CBS Touts ‘Obama Premium’ On Real Estate In First Family’s Chicago Neighborhood

Dean Reynolds, CBS Monday’s CBS Early Show took time to highlight the selling power of the Obama family as correspondent Dean Reynolds reported: “Bill Grimshaw thinks he has the perfect sales pitch for the house he’s trying to sell on Chicago’s south side....he lives right next door to the Obamas....because of this...special location, the sky could well be the limit.”

Reynolds gushed over how the Grimshaw family was “So close they let Obama use their living room as a backdrop to record a holiday message days before last year’s Iowa caucuses.” He then spoke with real estate agent Matt Garrison, who argued: “We anticipate an Obama – an Obama premium. We don’t know exactly how much that is.” Reynolds wondered: “An Obama premium?” Garrison reiterated: “Yeah, an Obama factor, an Obama premium.” Reynolds further explained: “For example, Matt says living next door to the Nobel Peace Prize winner could make Grimshaw a winner, too.” Garrison remarked: “We certainly think it makes the price go up.”

Grimshaw did note a downside to living next to the First Family: “It’s like getting into East Berlin every night. They had bomb sniffing dogs, mirrors that went under the car. We had to get out of the car, let the dogs sniff us. That part was not too nice.” Reynolds dispelled the concern: “But living barely 15 feet from history is obviously tempting. The listing is so special it has its own website, 5040Greenwood.com, which recorded 60,000 hits its first week....A residential ring side seat.”

This is not the first time CBS has touted the affect of the “Obama premium” on sales. While the First Family vacationed on Martha’s Vineyard in August, White House correspondent Chip Reid proclaimed: “One thing that’s going to give a huge boost to the economy is all the Obama paraphernalia...t-shirts, it’s baseball caps and magnets and coffee mugs and glasses. And restaurants are selling the ‘Baracko Taco.’ Bars are selling ‘Ale to the Chief.’ And all of it is selling like crazy.”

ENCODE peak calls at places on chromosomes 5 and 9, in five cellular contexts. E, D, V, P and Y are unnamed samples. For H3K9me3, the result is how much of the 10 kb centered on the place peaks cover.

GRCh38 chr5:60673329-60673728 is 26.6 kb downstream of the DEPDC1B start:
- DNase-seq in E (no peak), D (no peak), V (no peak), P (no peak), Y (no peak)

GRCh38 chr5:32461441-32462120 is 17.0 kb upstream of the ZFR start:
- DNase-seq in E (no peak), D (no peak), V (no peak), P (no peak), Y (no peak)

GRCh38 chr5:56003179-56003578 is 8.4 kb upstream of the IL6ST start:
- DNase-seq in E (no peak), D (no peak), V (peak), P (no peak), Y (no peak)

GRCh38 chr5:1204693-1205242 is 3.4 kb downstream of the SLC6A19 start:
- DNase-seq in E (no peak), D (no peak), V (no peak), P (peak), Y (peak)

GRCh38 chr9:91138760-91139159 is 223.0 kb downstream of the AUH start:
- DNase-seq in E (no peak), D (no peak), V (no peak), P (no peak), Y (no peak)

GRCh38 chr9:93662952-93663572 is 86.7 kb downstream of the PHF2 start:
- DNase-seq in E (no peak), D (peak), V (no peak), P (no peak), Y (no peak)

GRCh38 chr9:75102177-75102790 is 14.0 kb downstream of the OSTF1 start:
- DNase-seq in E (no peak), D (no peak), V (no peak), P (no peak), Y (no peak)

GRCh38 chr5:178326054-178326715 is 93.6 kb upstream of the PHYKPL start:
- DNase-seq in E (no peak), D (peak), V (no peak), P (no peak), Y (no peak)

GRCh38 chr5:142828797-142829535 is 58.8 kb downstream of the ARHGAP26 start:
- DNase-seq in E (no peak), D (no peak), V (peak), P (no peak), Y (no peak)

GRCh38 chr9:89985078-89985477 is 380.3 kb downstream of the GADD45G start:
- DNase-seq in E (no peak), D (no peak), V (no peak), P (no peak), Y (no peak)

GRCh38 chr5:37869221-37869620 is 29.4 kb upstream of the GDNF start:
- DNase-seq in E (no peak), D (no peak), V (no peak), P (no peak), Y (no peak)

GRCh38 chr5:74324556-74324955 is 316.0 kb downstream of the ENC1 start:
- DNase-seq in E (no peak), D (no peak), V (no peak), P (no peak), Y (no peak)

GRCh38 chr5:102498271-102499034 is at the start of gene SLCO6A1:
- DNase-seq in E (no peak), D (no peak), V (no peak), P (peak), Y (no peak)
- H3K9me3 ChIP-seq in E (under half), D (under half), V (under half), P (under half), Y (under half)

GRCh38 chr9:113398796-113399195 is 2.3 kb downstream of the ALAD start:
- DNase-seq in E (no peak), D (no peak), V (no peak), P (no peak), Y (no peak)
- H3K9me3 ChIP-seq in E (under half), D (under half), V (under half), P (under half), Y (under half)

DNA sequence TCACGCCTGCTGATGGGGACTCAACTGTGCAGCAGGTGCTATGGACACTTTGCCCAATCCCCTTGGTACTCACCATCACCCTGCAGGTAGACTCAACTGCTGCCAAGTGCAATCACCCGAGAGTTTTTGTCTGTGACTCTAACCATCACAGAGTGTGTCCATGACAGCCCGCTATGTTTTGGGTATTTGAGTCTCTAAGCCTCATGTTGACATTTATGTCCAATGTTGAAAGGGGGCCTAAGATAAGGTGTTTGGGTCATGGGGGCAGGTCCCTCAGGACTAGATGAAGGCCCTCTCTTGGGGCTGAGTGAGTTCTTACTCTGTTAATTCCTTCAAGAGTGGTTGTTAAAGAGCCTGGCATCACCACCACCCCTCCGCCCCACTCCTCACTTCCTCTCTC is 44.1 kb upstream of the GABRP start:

Here is a full transcript of the Monday segment:
8:00AM TEASE:

HARRY SMITH: And is this the safest neighborhood in the United States?

BILL GRIMSHAW: They had bomb sniffing dogs, we had to get out of the car, let the dogs sniff us.

SMITH: We’ll tell you what it takes to become the ‘First Neighbors.’

8:19AM TEASE:

KELLY COBIELLA: And still to come, want to become the ‘First Neighbor’ and live next door to President Obama? Yes, it’s possible. We’ll show you how.

8:44AM SEGMENT:

HARRY SMITH: When buying a house, there is more than just location. There is also the neighbors. So how would you feel living next door to the President of the United States? CBS News correspondent Dean Reynolds reports on a unique real estate offer.

[ON-SCREEN HEADLINE: First Neighbors; House Next to Obama’s Chicago Home For Sale]

DEAN REYNOLDS: Bill Grimshaw thinks he has the perfect sales pitch for the house he’s trying to sell on Chicago’s south side.

BILL GRIMSHAW: It’s the safest place in the city by far.

REYNOLDS: That’s because he lives right next door to the Obamas. Yes, the Obamas.

GRIMSHAW: We used to chat over the back fence, back porch neighbors.

REYNOLDS: So close they let Obama use their living room as a backdrop to record a holiday message days before last year’s Iowa caucuses.

BARACK OBAMA: I’m Barack Obama and I approve this message.

SASHA OBAMA: Merry Christmas.

MALIA OBAMA: Happy holidays.

REYNOLDS: The Grimshaw family has lived in the 103-year-old house since they bought it for $35,000 in 1973. But now he and his wife are empty nesters and ready to go. Obama paid 1.6 million for his home four years ago. Something Grimshaw noted. And what’s the asking price now?

GRIMSHAW: There is no asking price. That’s one of the remarkable things.

REYNOLDS: Houses in this neighborhood generally sell for $1.5 million to $2 million. But because of this one’s special location, the sky could well be the limit.

MATT GARRISON: Eight bedrooms, 3.5 baths.

REYNOLDS: Wow.

REYNOLDS: Matt Garrison is the real estate agent.

GARRISON: We anticipate an Obama – an Obama premium. We don’t know exactly how much that is.

REYNOLDS: An Obama premium?

GARRISON: Yeah, an Obama factor, an Obama premium.

REYNOLDS: For example, Matt says living next door to the Nobel Peace Prize winner could make Grimshaw a winner, too.

GARRISON: We certainly think it makes the price go up.

REYNOLDS: A semi-retired university professor, Grimshaw warns that living next door to the President requires an adjustment.

GRIMSHAW: It’s like getting into East Berlin every night. They had bomb sniffing dogs, mirrors that went under the car. We had to get out of the car, let the dogs sniff us. That part was not too nice.

REYNOLDS: But living barely 15 feet from history is obviously tempting. The listing is so special it has its own website, 5040Greenwood.com, which recorded 60,000 hits its first week. So you’re sitting on a good thing?

GRIMSHAW: If you’re getting calls from Singapore and Saudi Arabia, London, yeah, it’s an amazing thing.

REYNOLDS: A residential ring side seat. Dean Reynolds, CBS News, Chicago.

SMITH: What do you do when you want to go borrow a cup of sugar?

KELLY COBIELLA: Can you knock on the door?        

SMITH: Well, or-

COBIELLA: Or do you have go through the whole rigamarole

SMITH: And you know they’re not home. I mean, it’s – you know.     
Kyle Drennen
Kyle Drennen
Kyle Drennen is a News Analyst for MRC